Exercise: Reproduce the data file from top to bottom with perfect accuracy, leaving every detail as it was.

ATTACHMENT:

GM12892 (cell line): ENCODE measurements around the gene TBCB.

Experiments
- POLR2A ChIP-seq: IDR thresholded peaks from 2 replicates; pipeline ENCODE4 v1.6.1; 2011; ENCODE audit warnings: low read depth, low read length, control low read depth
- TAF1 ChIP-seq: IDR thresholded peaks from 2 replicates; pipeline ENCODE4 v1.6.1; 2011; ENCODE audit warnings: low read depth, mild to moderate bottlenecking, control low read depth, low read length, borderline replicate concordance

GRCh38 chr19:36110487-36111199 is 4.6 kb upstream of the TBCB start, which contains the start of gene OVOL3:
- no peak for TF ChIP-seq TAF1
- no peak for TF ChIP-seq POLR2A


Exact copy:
GM12892 (cell line): ENCODE measurements around the gene TBCB.

Experiments
- POLR2A ChIP-seq: IDR thresholded peaks from 2 replicates; pipeline ENCODE4 v1.6.1; 2011; ENCODE audit warnings: low read depth, low read length, control low read depth
- TAF1 ChIP-seq: IDR thresholded peaks from 2 replicates; pipeline ENCODE4 v1.6.1; 2011; ENCODE audit warnings: low read depth, mild to moderate bottlenecking, control low read depth, low read length, borderline replicate concordance

GRCh38 chr19:36110487-36111199 is 4.6 kb upstream of the TBCB start, which contains the start of gene OVOL3:
- no peak for TF ChIP-seq TAF1
- no peak for TF ChIP-seq POLR2A